Publications by authors named "Mark C Genovese"

145 Publications

Safety and Efficacy of Filgotinib: Up to 4-Year Results From an Open-Label Extension Study of Phase 2 Rheumatoid Arthritis Programs.

J Rheumatol 2021 Feb 1. Epub 2021 Feb 1.

A. Kavanaugh has received consulting fees from Gilead Sciences. R. R. Westhovens has received consulting fees from Celltrion, Galapagos, Gilead Sciences, Bristol Myers Squibb, and Roche. K. L. Winthrop has received consulting fees from Gilead Sciences, Galapagos, AbbVie, Lilly,and Pfizer. S. J. Lee, Y. Tan, D. An, L. Ye, and J. S. Sundy are employees of Gilead Sciences, Inc. R. Besuyen and L. Meuleners are employees of Galapagos NV. M. Stanislavchuk and A. J. Spindler report no disclosures. M. Greenwald, MD, has received consulting fees from Celgene, Bristol Myers Squibb, Gilead Sciences, Lilly, Pfizer, AbbVie, Fuji, and Novartis. R. Alten has received consulting fees from Gilead Sciences and Galapagos.M. C. Genovese has received consulting fees from Galapagos, AbbVie, Lilly, Pfizer, and Gilead Sciences. A. Kavanaugh, MD, University of California, San Diego, La Jolla, California; R. R. Westhovens, MD, PhD, KU Leuven, Skeletal Biology and Engineering Research Center, Leuven, Belgium; K. L. Winthrop, MD, MPH, Oregon Health and Science University, Portland, Oregon; S. J. Lee, MD, Y. Tan, PhD, D. An, PhD, L. Ye, PhD, J. S. Sundy, MD, PhD, Gilead Sciences, Inc., Foster City, California; R. Besuyen, MD, L. Meuleners, MS, Galapagos NV, Mechelen, Belgium; M. Stanislavchuk, MD, National Pirogov Memorial Medical University, Vinnytsya, Ukraine; A. J. Spindler, MD, Centro Medico Privado de Reumatologia, San Miguel de Tucuman, Argentina; M. Greenwald, MD, Desert Medical Advances, Palm Desert, California; R. Alten, MD, Schlosspark Klinik, University Medicine Berlin, Berlin, Germany; M. C. Genovese, MD, Stanford University School of Medicine, Division of Immunology & Rheumatology, Stanford, California, and Gilead Sciences, Inc., Foster City, California. Address correspondence to: Prof. Arthur Kavanaugh, MD, Center for Innovative Therapy, Division of Rheumatology, Allergy & Immunology, University of California San Diego School of Medicine, 9500 Gilman Drive, #0943, La Jolla, CA 92093, US. E-mail:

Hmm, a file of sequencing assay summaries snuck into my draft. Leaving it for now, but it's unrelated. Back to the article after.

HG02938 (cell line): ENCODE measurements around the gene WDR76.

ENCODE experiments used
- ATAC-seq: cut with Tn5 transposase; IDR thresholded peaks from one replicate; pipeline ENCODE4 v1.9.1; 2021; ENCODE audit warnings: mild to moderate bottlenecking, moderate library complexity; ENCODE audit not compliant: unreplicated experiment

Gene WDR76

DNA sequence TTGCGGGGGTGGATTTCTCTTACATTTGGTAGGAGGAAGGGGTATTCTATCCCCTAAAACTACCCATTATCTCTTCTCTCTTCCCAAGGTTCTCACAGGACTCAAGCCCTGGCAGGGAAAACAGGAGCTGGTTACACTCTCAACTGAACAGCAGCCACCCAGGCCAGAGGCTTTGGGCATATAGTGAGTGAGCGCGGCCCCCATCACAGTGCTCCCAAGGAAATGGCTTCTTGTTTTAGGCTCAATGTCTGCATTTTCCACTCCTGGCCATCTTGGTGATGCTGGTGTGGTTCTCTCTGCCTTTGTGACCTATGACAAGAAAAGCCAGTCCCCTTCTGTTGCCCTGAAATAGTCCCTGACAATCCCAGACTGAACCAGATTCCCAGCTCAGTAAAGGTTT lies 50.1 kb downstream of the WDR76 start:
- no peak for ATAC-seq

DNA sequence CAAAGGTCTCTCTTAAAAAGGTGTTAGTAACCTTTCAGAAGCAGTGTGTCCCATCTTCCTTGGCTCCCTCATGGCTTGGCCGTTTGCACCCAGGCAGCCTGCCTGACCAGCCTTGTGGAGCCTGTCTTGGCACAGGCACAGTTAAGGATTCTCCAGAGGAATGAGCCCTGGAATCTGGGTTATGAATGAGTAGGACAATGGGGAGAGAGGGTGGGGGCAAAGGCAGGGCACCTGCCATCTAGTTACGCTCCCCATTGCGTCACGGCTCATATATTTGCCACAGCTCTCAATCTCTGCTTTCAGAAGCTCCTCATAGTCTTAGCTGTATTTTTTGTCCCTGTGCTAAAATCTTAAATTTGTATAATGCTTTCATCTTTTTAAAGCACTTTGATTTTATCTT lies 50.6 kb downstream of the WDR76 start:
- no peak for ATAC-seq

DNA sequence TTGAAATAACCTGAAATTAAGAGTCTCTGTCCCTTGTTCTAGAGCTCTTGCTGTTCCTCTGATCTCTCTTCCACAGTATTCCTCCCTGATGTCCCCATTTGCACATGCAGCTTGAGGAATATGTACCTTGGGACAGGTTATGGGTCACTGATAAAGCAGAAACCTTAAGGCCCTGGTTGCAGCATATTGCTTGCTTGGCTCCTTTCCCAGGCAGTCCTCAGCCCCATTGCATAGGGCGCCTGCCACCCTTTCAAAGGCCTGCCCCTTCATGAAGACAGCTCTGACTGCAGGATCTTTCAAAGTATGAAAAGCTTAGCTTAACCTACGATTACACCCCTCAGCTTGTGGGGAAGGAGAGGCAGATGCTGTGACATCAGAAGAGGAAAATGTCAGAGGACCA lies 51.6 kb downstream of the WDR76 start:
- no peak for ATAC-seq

Objective: The long-term safety and efficacy of filgotinib (from phase 2 studies), with or without methotrexate (MTX), for the treatment of patients with rheumatoid arthritis was assessed in DARWIN 3, a long-term, open-label extension study (NCT02065700).

Methods: Eligible patients completing the 24-week DARWIN 1 (filgotinib + MTX) and DARWIN 2 (filgotinib monotherapy) studies entered DARWIN 3, where they received filgotinib 200 mg/day, except for 15 men who received filgotinib 100 mg/day. Safety analyses were performed using the safety analysis set and exposure-adjusted incidence rate (EAIR) of treatment-emergent adverse events (TEAEs) was calculated. Efficacy was assessed from baseline in the parent studies.

Results: Of 790 patients completing the phase 2 parent studies, 739 enrolled in the study. Through April 2019, 59.5% of patients had received ≥4 years of study drug. Mean (SD) exposure to filgotinib was 3.55 (1.57) years in the filgotinib + MTX group and 3.38 (1.59) years in the filgotinib monotherapy group. EAIR per 100 patient years of exposure (PYE) for TEAEs was 24.6 in the filgotinib + MTX group and 25.8 in the filgotinib monotherapy group, and for serious TEAEs, the EAIR was 3.1 and 4.3, respectively. ACR20/50/70 responses among patients remaining in the study could be maintained through 4 years, with 89.3%/69.6%/49.1% of filgotinib + MTX group and 91.8%/69.4%/44.4% of monotherapy group maintaining ACR20/50/70 responses based on observed data.